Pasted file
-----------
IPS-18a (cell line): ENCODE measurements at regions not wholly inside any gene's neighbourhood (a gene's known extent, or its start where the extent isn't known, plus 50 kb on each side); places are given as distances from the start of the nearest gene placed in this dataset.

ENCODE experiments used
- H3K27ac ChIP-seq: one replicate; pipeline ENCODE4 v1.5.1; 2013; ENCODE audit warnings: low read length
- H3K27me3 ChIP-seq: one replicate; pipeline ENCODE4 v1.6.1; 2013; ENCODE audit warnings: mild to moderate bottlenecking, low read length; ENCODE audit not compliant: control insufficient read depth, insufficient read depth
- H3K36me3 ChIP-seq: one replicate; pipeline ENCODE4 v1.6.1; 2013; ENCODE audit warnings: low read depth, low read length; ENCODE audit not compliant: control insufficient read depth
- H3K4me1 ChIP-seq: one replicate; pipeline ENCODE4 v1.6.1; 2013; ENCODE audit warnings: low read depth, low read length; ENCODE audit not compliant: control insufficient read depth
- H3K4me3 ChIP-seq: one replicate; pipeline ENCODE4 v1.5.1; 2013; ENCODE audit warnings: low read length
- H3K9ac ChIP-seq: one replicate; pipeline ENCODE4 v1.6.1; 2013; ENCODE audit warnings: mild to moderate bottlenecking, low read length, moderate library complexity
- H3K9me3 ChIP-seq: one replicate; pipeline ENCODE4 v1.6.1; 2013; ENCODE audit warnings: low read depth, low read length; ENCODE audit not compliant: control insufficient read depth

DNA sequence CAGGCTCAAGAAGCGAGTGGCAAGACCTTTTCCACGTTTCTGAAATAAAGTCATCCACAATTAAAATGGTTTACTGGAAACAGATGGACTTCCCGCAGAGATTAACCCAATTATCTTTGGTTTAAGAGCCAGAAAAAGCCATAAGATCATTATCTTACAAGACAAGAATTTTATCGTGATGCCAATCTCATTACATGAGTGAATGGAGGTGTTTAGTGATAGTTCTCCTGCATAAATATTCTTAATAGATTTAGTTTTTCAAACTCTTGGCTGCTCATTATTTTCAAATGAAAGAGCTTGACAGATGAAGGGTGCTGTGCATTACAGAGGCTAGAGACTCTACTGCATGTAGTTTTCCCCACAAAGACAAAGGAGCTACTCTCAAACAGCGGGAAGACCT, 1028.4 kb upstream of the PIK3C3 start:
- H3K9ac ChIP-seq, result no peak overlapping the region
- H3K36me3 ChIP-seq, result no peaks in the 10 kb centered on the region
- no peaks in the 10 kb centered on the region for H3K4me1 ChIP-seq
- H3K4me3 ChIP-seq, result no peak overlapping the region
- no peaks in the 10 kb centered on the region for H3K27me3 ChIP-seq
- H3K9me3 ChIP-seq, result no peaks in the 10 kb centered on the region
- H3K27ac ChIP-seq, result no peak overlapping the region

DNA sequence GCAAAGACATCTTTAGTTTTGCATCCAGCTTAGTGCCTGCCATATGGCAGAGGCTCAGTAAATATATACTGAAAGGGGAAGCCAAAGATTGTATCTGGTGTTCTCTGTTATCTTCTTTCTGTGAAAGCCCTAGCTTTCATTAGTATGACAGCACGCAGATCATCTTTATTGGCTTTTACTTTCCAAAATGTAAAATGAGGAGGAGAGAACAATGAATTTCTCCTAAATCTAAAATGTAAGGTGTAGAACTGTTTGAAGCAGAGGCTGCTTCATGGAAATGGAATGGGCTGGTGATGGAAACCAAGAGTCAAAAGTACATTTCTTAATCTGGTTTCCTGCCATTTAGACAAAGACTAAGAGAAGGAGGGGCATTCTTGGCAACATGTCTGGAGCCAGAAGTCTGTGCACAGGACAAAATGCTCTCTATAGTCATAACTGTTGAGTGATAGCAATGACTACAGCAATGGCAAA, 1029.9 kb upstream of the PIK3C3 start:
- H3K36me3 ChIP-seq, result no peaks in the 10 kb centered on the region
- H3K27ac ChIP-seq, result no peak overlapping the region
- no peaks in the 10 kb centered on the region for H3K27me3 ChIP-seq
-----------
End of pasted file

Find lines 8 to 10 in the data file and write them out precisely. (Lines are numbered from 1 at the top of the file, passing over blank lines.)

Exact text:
- H3K9ac ChIP-seq: one replicate; pipeline ENCODE4 v1.6.1; 2013; ENCODE audit warnings: mild to moderate bottlenecking, low read length, moderate library complexity
- H3K9me3 ChIP-seq: one replicate; pipeline ENCODE4 v1.6.1; 2013; ENCODE audit warnings: low read depth, low read length; ENCODE audit not compliant: control insufficient read depth

DNA sequence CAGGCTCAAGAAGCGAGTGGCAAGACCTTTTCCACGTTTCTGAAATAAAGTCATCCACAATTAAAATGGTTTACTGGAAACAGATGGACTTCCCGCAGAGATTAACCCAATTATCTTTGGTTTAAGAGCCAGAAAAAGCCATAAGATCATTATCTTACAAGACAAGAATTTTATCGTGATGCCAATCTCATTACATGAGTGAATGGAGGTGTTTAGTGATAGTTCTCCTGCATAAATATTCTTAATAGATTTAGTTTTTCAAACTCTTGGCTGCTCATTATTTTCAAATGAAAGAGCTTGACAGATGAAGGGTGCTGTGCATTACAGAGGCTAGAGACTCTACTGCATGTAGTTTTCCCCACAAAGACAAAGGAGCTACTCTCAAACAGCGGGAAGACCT, 1028.4 kb upstream of the PIK3C3 start: